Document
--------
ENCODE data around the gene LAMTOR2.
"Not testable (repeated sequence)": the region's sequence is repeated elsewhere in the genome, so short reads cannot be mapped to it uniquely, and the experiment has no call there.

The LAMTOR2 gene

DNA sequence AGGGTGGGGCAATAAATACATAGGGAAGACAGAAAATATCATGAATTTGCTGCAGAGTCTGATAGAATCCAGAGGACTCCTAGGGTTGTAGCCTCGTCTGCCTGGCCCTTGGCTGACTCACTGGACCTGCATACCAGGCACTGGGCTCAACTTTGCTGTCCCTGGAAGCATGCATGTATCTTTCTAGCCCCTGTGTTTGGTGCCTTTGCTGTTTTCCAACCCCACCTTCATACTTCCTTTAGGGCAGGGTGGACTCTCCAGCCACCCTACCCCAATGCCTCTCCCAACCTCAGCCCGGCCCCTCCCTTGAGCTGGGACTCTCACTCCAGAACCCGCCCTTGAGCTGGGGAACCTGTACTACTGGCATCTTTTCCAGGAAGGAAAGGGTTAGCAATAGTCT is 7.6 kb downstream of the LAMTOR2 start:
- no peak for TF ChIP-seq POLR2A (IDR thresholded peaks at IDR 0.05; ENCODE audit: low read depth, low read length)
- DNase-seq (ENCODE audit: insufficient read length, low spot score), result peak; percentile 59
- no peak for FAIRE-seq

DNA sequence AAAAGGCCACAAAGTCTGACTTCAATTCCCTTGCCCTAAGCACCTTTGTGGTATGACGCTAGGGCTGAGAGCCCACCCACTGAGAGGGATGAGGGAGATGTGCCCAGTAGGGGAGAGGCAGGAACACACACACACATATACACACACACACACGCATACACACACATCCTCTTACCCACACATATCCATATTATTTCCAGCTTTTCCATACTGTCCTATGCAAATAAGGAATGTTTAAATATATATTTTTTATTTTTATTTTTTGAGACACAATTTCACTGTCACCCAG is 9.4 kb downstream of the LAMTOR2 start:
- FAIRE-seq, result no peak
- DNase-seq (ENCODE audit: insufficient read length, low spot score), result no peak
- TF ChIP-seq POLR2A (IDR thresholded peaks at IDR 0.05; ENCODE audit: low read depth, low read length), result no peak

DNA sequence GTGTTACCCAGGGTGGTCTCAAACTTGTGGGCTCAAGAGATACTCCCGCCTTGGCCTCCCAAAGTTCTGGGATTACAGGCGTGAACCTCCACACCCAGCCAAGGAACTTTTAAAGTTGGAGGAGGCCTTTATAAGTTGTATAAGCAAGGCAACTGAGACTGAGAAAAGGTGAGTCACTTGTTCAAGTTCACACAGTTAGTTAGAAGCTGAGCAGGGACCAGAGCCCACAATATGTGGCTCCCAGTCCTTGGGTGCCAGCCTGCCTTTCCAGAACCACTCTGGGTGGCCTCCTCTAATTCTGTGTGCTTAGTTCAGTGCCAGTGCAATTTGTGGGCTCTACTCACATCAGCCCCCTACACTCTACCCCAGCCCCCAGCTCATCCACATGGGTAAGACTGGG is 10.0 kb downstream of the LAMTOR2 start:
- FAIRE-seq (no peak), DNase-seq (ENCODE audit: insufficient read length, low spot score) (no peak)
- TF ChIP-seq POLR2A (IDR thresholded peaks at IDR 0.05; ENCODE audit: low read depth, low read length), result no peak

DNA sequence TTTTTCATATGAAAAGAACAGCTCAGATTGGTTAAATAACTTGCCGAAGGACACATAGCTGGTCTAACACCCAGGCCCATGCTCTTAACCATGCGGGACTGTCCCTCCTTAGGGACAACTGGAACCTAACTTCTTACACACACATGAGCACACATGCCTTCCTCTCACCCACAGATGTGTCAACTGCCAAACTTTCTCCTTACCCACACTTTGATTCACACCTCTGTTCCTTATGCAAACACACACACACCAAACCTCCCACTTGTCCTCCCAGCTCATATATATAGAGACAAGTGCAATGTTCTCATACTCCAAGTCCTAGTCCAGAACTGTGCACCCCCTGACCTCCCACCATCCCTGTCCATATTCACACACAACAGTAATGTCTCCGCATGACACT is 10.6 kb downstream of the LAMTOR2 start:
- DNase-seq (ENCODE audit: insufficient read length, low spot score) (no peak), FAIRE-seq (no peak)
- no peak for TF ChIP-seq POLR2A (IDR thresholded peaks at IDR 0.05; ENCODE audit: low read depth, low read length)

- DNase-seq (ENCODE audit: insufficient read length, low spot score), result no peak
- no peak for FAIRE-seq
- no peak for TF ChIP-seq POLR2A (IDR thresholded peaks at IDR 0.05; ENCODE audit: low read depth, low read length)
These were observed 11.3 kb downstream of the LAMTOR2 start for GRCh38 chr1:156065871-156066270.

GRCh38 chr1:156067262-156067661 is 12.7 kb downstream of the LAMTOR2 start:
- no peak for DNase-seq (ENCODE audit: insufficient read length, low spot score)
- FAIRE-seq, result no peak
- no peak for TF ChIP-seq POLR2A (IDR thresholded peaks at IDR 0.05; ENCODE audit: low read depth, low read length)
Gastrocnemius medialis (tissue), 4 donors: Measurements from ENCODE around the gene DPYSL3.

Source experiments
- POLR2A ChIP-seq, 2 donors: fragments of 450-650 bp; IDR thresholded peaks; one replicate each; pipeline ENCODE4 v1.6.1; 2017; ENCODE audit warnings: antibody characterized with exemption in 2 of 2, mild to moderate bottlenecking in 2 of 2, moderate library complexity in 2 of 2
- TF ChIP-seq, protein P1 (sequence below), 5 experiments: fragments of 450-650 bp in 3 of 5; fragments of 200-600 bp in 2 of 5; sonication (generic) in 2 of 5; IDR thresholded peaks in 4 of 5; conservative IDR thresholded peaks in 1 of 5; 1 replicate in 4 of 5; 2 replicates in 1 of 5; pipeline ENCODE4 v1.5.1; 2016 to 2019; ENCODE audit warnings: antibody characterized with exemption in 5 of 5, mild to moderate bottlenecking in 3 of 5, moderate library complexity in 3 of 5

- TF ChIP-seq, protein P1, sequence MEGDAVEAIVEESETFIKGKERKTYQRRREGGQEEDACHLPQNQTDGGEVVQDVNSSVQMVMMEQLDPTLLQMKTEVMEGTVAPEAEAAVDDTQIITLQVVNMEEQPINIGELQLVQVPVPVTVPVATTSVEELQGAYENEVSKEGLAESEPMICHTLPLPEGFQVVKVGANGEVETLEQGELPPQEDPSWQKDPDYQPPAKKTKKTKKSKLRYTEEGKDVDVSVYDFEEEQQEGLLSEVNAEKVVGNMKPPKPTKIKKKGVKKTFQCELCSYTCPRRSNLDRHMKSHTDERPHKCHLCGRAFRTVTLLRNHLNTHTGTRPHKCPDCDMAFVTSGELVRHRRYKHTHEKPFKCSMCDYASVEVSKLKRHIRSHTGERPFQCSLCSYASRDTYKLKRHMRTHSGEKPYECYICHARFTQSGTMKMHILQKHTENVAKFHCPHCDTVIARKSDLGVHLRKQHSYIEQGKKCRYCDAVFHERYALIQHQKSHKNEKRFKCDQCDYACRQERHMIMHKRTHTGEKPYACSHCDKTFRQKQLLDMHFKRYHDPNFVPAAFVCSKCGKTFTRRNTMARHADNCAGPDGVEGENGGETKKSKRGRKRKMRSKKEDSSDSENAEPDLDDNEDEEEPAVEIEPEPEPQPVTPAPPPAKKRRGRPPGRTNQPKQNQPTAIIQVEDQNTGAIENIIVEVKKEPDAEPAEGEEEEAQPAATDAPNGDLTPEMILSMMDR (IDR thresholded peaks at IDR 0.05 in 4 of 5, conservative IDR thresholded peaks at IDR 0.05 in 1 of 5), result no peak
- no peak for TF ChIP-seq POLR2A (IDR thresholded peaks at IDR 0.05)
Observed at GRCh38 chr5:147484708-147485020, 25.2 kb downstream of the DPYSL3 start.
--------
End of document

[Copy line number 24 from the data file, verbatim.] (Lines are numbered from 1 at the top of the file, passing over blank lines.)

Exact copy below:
- FAIRE-seq, result no peak